The second reason, tied to the first,…is that I am a Christian and I feel that is morally reprehensible to support the use of force as an aggressor nation. I cannot find any support within my admittedly limited and imperfect knowledge of the teachings of Jesus that allows for the harming of innocent women and children in the name of God. I am comforted in the knowledge that as a Christian I am not alone in my feelings. There are many religious leaders who have publicly protested the need for war in Iraq. They are a very diverse and varied in their theological views and even in their positions on many basic belief systems yet they have found a common ground in their opposition to the war in Iraq.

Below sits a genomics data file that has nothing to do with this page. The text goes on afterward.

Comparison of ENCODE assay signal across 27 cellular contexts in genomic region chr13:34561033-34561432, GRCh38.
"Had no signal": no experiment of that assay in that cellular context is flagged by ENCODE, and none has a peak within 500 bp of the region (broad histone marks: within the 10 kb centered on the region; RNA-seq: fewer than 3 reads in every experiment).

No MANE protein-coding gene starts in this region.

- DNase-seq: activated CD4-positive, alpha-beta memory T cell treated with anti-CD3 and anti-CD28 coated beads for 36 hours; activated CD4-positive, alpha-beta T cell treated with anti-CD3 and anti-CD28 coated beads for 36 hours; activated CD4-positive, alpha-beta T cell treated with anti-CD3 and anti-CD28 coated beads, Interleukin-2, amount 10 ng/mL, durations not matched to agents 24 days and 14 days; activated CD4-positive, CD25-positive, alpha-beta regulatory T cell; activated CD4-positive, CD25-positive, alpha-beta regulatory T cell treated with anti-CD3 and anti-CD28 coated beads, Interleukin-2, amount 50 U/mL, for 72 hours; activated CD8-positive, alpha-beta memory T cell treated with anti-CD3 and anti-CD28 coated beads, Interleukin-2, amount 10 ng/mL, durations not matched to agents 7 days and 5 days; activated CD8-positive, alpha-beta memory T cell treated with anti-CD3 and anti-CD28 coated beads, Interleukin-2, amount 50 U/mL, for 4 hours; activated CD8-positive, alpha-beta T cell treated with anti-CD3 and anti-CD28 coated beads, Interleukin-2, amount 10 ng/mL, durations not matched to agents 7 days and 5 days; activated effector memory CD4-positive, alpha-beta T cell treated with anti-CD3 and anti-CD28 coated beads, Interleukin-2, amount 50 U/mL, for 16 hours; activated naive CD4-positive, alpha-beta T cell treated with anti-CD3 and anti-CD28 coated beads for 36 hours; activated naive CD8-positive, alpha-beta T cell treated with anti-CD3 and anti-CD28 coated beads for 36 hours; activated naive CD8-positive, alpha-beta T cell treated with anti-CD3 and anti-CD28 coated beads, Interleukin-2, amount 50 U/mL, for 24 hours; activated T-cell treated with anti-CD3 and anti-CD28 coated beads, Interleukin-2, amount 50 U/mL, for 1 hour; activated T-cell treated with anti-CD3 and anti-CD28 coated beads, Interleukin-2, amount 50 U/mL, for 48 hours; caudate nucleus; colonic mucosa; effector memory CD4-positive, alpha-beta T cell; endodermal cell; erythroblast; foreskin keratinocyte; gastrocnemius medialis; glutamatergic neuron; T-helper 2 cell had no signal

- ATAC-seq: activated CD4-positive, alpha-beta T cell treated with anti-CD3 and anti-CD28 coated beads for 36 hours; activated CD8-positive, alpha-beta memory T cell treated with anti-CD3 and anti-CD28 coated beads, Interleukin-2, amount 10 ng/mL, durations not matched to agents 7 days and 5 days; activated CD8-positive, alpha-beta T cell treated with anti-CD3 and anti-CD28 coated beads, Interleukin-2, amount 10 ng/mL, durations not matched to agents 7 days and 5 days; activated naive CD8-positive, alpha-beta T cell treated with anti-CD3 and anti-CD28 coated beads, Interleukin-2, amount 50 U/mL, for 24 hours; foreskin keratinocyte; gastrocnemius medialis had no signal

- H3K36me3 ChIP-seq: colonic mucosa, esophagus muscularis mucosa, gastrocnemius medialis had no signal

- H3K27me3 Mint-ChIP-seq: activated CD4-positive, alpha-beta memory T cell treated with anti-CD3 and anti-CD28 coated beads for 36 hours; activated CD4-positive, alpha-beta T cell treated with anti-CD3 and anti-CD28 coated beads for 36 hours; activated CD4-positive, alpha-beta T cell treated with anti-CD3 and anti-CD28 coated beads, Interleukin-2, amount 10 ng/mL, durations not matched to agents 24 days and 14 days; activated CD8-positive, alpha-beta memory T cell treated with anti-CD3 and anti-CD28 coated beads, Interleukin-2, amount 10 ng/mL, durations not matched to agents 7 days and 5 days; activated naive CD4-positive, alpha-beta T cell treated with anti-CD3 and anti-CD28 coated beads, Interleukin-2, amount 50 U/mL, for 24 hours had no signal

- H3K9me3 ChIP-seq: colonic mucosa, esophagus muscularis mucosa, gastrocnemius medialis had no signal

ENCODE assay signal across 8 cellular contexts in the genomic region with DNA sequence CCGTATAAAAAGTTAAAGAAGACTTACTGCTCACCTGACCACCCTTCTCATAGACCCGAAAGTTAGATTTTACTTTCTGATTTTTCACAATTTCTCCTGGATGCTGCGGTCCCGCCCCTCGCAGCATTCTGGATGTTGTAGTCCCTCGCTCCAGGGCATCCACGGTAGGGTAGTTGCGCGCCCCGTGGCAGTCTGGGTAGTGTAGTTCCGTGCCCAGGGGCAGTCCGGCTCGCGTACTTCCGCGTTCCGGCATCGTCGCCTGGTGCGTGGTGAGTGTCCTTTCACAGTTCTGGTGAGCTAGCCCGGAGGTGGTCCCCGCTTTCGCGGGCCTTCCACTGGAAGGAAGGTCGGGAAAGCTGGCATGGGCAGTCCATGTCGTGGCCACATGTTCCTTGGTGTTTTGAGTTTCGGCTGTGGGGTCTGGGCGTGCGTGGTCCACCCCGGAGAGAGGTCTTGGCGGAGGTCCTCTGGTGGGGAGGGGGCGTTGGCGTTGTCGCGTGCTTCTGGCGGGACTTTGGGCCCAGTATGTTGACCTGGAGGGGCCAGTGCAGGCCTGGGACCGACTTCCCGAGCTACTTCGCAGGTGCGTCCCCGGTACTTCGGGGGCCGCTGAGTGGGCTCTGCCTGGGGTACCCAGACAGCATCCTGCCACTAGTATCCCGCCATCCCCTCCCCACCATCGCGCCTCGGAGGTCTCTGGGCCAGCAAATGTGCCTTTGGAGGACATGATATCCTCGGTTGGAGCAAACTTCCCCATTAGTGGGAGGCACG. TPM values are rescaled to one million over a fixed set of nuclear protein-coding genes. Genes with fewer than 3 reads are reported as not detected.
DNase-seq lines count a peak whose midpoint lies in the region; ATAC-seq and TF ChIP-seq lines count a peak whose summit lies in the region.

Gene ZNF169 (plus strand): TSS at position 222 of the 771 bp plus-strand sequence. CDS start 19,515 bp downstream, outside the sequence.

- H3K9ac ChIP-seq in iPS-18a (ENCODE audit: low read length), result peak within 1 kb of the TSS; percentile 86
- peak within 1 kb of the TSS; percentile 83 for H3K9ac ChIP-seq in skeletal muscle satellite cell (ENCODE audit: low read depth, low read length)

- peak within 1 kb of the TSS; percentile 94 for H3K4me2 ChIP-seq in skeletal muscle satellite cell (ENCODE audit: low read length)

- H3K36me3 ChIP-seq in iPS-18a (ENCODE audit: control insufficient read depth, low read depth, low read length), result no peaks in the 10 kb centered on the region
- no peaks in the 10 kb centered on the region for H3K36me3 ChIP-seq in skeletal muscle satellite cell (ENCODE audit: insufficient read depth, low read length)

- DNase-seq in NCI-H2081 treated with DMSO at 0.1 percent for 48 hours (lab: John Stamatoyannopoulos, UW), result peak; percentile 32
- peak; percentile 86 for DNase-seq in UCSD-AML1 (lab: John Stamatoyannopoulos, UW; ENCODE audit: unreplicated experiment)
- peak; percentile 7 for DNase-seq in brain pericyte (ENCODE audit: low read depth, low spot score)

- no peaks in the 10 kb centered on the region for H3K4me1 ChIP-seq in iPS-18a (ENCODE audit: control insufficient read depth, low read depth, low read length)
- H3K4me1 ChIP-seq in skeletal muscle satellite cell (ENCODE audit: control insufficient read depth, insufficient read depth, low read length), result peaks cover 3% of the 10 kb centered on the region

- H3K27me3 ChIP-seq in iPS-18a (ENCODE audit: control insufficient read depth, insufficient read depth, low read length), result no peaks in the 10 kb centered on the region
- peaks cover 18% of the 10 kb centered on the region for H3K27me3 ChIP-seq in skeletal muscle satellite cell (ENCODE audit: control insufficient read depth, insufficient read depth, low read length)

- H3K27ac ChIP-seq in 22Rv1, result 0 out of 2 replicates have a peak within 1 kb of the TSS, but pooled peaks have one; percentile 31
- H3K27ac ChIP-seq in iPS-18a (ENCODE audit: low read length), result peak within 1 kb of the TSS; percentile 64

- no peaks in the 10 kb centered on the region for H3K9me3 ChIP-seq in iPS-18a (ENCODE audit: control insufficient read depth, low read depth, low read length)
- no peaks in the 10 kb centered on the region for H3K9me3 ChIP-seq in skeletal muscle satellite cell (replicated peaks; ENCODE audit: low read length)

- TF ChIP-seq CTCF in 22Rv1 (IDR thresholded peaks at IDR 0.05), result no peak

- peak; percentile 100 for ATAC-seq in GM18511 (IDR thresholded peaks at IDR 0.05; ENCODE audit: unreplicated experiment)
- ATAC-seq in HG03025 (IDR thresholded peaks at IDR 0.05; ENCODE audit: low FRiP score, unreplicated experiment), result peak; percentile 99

I am a youth minister in the Episcopal Diocese
of Lexington and with 2 former members of my youth group in the military and several others approaching graduation this spring, I cannot tell you how many prayers I have said and the amount of worries for them that have been visited upon me as I watch the events of this war unfold before me.
I would like to share with you something which I found on the internet. It is a statement from the General Board of Global Ministries of the United Methodist Church and it reflects the reasons for my religious objections to the war in Iraq. It was posted on March 25th 2003, so some of the events that are described may be old news, or the situation may have changed, but the underlying message is still sound.
“War crucifies God’s children! War creates endless seasons of weeping, mourning, and bitterness in which people feel forsaken. The vast majority of the world’s people oppose this war that crucifies our neighbors in Iraq.